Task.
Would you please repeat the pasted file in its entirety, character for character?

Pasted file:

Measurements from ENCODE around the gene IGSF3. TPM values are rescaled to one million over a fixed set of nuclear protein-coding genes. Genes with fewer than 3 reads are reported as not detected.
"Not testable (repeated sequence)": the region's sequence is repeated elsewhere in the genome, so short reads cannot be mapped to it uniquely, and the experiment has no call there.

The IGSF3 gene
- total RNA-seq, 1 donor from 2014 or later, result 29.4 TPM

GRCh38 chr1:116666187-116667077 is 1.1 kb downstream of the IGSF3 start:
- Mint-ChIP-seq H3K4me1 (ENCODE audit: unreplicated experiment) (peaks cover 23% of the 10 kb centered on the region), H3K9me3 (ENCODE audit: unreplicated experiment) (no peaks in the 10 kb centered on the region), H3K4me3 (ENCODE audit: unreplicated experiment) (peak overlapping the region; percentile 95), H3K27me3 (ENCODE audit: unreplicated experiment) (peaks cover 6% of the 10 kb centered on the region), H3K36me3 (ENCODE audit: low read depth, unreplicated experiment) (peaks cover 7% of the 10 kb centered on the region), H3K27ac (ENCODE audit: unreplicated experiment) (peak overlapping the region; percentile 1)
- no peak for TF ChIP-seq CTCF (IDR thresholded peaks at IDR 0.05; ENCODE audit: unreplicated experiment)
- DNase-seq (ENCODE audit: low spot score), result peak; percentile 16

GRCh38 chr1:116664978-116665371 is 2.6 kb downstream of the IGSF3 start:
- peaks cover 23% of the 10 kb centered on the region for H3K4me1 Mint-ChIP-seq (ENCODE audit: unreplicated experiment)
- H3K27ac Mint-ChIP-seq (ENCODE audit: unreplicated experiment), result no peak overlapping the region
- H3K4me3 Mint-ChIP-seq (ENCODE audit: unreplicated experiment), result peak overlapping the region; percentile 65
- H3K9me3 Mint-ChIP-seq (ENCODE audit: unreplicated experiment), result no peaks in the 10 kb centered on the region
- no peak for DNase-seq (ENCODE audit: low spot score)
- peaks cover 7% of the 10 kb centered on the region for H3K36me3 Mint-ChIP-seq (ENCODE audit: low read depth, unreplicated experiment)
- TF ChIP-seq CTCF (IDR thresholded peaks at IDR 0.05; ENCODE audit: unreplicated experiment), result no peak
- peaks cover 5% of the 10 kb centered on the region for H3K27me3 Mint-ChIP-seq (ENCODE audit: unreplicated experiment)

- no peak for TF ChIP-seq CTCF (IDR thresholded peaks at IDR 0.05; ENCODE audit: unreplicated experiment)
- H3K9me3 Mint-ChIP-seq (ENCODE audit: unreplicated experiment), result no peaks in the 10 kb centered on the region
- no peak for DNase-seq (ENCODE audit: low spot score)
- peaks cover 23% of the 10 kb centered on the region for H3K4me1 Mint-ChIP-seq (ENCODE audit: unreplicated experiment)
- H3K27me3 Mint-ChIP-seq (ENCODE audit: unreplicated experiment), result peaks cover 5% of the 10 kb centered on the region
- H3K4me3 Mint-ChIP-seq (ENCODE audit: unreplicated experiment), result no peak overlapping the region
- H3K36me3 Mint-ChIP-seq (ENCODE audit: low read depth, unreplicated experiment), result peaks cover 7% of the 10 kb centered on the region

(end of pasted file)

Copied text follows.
Measurements from ENCODE around the gene IGSF3. TPM values are rescaled to one million over a fixed set of nuclear protein-coding genes. Genes with fewer than 3 reads are reported as not detected.
"Not testable (repeated sequence)": the region's sequence is repeated elsewhere in the genome, so short reads cannot be mapped to it uniquely, and the experiment has no call there.

The IGSF3 gene
- total RNA-seq, 1 donor from 2014 or later, result 29.4 TPM

GRCh38 chr1:116666187-116667077 is 1.1 kb downstream of the IGSF3 start:
- Mint-ChIP-seq H3K4me1 (ENCODE audit: unreplicated experiment) (peaks cover 23% of the 10 kb centered on the region), H3K9me3 (ENCODE audit: unreplicated experiment) (no peaks in the 10 kb centered on the region), H3K4me3 (ENCODE audit: unreplicated experiment) (peak overlapping the region; percentile 95), H3K27me3 (ENCODE audit: unreplicated experiment) (peaks cover 6% of the 10 kb centered on the region), H3K36me3 (ENCODE audit: low read depth, unreplicated experiment) (peaks cover 7% of the 10 kb centered on the region), H3K27ac (ENCODE audit: unreplicated experiment) (peak overlapping the region; percentile 1)
- no peak for TF ChIP-seq CTCF (IDR thresholded peaks at IDR 0.05; ENCODE audit: unreplicated experiment)
- DNase-seq (ENCODE audit: low spot score), result peak; percentile 16

GRCh38 chr1:116664978-116665371 is 2.6 kb downstream of the IGSF3 start:
- peaks cover 23% of the 10 kb centered on the region for H3K4me1 Mint-ChIP-seq (ENCODE audit: unreplicated experiment)
- H3K27ac Mint-ChIP-seq (ENCODE audit: unreplicated experiment), result no peak overlapping the region
- H3K4me3 Mint-ChIP-seq (ENCODE audit: unreplicated experiment), result peak overlapping the region; percentile 65
- H3K9me3 Mint-ChIP-seq (ENCODE audit: unreplicated experiment), result no peaks in the 10 kb centered on the region
- no peak for DNase-seq (ENCODE audit: low spot score)
- peaks cover 7% of the 10 kb centered on the region for H3K36me3 Mint-ChIP-seq (ENCODE audit: low read depth, unreplicated experiment)
- TF ChIP-seq CTCF (IDR thresholded peaks at IDR 0.05; ENCODE audit: unreplicated experiment), result no peak
- peaks cover 5% of the 10 kb centered on the region for H3K27me3 Mint-ChIP-seq (ENCODE audit: unreplicated experiment)

- no peak for TF ChIP-seq CTCF (IDR thresholded peaks at IDR 0.05; ENCODE audit: unreplicated experiment)
- H3K9me3 Mint-ChIP-seq (ENCODE audit: unreplicated experiment), result no peaks in the 10 kb centered on the region
- no peak for DNase-seq (ENCODE audit: low spot score)
- peaks cover 23% of the 10 kb centered on the region for H3K4me1 Mint-ChIP-seq (ENCODE audit: unreplicated experiment)
- H3K27me3 Mint-ChIP-seq (ENCODE audit: unreplicated experiment), result peaks cover 5% of the 10 kb centered on the region
- H3K4me3 Mint-ChIP-seq (ENCODE audit: unreplicated experiment), result no peak overlapping the region
- H3K36me3 Mint-ChIP-seq (ENCODE audit: low read depth, unreplicated experiment), result peaks cover 7% of the 10 kb centered on the region